How To Write a First-Class Law School Essay Exam Answer
Every student wants to write a first-class law school essay exam answer. To excel at law school essay exam writing, you must know and understand the law, spot all the pertinent issues in the exam hypothetical, thoroughly analyze those issues by persuasively applying the law to fact, and provide sound legal conclusions based on your analysis. These skills are fundamental to writing an outstanding law exam essay answer, and they require extensive law school exam preparation combined with law exam practice.
Having Knowledge and Understanding of the Law
Knowing the legal rules is foundational to writing a top-notch law school essay exam answer. When working as a law school writing professor, I tested my first-year law students on strict liability involving animals that were the product of crossbreeding domestic and wild animals. When I read all the exam answers submitted, one stood out from the rest because it demonstrated with precision all the essential skills required to produce a superior essay answer.
The answer demonstrated the student’s ability to state the relevant rules. The student achieved this knowledge from briefing his cases because briefing assists with not only learning the legal rules but also with the legal reasoning required to apply the rules. He also attended all his classes, which is important because the class discussions assist with the ability to apply the law.
This same student utilized the Fleming’s Torts Substantive Law Outline, another important resource in his law school preparation arsenal. This outline distilled the law and provided him with crisp rule definitions that made their way into his impressive answer.
By following the law school process and utilizing proper legal resource materials, it was clear this student knew the law and understood which standards to use for what was being tested. As a reader, I did not have to guess at the legal standards when scoring the answer – the content in the exam answer spoke for itself.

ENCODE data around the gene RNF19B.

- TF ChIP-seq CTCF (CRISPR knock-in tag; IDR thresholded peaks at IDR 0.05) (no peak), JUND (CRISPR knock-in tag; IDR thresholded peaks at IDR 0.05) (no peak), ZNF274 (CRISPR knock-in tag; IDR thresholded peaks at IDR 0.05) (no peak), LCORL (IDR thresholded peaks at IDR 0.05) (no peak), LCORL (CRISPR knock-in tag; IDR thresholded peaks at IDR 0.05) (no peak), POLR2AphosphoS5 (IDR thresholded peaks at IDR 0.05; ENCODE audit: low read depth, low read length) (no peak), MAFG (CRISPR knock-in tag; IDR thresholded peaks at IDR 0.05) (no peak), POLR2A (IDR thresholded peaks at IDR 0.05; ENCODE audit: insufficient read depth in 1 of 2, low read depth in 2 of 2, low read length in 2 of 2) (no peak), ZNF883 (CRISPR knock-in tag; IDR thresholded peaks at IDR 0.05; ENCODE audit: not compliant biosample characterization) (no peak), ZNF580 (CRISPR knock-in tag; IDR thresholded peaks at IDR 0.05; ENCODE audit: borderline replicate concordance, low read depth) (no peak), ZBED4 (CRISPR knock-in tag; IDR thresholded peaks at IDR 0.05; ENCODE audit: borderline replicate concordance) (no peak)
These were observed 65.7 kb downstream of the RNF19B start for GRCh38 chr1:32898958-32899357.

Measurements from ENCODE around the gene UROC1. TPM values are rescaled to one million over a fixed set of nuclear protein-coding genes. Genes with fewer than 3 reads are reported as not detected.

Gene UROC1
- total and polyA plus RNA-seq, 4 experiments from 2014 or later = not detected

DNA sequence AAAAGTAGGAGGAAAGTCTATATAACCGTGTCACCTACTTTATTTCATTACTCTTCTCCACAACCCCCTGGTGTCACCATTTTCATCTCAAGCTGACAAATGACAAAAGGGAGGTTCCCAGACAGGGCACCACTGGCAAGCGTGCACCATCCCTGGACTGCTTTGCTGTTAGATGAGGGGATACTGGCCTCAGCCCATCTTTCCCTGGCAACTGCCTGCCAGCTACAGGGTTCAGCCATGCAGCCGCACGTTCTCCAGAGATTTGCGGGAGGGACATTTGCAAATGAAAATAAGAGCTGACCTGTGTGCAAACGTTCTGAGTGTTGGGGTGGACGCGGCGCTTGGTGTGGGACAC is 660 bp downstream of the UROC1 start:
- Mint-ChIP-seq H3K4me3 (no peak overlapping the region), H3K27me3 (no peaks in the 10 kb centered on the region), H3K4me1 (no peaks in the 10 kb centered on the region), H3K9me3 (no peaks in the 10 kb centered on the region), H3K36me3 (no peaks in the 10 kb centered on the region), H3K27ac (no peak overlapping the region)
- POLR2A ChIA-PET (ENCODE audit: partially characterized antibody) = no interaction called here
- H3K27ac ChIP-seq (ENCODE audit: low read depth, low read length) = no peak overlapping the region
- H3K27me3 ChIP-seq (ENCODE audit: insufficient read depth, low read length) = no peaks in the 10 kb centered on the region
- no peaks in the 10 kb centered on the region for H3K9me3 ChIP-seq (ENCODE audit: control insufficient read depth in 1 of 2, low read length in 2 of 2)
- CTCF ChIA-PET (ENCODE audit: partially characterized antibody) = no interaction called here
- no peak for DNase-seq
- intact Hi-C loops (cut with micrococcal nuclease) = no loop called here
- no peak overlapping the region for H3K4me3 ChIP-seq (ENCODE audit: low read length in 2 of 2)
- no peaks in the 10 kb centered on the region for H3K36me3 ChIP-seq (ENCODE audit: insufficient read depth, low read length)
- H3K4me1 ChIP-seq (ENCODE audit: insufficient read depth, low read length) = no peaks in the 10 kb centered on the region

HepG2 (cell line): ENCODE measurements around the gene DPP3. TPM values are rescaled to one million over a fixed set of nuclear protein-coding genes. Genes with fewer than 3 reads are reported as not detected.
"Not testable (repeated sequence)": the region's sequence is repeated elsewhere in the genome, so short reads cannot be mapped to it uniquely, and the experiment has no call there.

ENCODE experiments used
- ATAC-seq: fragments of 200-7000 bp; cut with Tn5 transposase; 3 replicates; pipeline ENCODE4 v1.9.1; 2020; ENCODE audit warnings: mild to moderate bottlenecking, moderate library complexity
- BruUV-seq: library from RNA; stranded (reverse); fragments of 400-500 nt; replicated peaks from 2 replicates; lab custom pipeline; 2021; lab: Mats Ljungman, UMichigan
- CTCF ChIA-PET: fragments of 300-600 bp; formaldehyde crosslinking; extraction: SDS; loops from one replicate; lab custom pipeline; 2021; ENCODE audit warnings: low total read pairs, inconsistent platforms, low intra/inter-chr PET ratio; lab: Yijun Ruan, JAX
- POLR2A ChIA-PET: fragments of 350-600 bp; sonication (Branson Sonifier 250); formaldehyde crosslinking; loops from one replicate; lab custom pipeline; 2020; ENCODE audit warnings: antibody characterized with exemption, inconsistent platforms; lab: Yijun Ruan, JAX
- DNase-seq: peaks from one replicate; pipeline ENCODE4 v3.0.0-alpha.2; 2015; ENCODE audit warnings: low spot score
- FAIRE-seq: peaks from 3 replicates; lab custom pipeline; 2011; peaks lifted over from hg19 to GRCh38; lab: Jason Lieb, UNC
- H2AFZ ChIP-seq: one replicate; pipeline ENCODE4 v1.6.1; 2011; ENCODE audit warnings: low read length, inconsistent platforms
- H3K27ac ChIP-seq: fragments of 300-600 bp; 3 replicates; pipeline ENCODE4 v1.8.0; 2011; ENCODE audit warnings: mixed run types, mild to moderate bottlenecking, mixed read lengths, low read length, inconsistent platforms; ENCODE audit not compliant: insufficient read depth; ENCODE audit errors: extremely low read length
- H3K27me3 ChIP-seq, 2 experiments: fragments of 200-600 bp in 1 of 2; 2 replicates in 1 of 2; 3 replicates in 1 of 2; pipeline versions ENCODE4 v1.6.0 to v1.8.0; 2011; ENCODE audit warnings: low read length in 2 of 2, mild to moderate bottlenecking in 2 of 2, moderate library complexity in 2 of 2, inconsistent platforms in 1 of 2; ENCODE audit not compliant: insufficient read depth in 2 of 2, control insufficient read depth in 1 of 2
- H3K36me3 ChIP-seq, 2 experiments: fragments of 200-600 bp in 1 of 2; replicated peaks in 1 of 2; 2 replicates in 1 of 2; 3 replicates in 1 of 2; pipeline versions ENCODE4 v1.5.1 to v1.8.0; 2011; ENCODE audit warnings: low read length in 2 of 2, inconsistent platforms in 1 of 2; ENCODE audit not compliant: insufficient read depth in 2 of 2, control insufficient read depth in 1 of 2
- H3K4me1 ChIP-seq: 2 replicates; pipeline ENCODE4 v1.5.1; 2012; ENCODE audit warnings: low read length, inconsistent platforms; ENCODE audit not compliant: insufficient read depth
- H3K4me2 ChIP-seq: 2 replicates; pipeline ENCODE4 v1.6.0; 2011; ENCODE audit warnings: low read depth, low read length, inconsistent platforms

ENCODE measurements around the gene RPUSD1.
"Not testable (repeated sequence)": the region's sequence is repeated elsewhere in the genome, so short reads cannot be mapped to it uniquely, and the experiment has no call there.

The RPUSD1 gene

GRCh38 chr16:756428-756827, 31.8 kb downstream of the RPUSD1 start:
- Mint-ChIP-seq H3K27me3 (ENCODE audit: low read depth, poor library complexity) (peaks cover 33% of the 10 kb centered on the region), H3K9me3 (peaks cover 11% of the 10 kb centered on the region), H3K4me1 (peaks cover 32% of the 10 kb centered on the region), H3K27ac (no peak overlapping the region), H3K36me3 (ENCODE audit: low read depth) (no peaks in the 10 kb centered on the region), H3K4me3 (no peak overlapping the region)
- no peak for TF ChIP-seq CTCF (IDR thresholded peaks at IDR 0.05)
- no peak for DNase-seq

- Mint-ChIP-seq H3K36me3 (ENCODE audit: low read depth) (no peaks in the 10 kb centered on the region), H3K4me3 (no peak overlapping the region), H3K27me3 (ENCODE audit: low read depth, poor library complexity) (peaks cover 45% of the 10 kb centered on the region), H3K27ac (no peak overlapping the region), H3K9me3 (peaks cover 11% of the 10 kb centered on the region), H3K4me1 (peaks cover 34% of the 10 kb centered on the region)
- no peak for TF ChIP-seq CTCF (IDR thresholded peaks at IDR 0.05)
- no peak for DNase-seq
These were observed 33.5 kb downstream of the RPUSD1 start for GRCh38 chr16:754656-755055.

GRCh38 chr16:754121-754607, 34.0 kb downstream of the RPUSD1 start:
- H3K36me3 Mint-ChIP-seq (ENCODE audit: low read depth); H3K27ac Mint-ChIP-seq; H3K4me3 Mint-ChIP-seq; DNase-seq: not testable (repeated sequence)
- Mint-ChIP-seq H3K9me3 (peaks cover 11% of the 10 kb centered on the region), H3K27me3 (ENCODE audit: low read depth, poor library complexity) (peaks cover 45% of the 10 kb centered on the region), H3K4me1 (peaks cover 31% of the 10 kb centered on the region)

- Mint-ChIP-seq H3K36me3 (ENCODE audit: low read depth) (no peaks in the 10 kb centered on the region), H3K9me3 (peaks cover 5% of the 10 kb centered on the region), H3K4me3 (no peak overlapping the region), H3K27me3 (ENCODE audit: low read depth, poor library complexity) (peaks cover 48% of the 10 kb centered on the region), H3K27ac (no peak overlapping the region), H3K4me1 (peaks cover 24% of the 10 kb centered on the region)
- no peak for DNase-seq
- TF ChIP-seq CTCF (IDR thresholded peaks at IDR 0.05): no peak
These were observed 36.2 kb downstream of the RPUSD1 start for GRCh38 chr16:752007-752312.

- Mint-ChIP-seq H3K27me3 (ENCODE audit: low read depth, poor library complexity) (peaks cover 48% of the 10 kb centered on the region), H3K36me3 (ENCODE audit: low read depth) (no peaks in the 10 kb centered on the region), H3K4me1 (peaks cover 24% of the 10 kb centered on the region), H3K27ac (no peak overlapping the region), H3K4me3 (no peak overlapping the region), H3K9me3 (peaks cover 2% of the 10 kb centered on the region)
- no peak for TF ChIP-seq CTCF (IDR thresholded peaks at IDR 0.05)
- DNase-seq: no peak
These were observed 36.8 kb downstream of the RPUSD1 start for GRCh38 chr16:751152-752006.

It’s Essential to Spot all the Issues In Law School Essay Exams
The next aspect of this student’s first-class law school essay writing was that he spotted all the major and minor issues. Achieving that put him a cut above the majority of other student examinees who did not.
Many students can spot several of the major issues. However, many miss the minor issues. Using as an example this strict liability exam, there was a subtle fact that created an intervening factor that arguably could sever liability. For students who did not spot this issue, their conclusions were flawed. For the few students who spotted the intervening factor, they set themselves apart from the rest of the class because they recognized the issue, cited the applicable law, analyzed the law to the specific facts, and came to the proper conclusion based on their reasoned analysis. They also received the high score for their effort.
Writing a superior law school essay exam answer is not just about knowing the substantive law – it is about applying the law to facts that raise issues. Thus, a student can know all the law in the world, but if he or she cannot spot issues on a law school exam, there is no chance to demonstrate application, which is the cornerstone to becoming a lawyer.
Thus, as part of law school exam preparation, I recommend students review practice exams and model answers for issue spotting to increase this necessary issue spotting skill. Integrating law school exam practice into the study process will always lead to higher grades.
Writing Precise and Persuasive Law School Essay Exam Analysis
Knowing the rules and spotting the issues will afford a certain number of points, but in law school essay writing, you can knock it out of the park with precise and persuasive analysis/application of the facts.
Referring again to the student mentioned above, his outstanding answer utilized all the facts in the exam. He stated what the facts actually said, and then interpreted the facts within the context of the law. He finished with a reasoned conclusion based on his analysis.
As a law school professor, I have graded thousands of law school exams. I am always frustrated when I read law exam answers wherein the law student paraphrases the facts because paraphrasing can change the nature of the facts. It is never a good idea to frustrate the person who is grading the exam answer. Law students must understand that the facts are given as they are for a reason. The facts must be used specifically and in the same language given in the exam hypothetical so they can then be properly interpreted and analyzed when applying the law.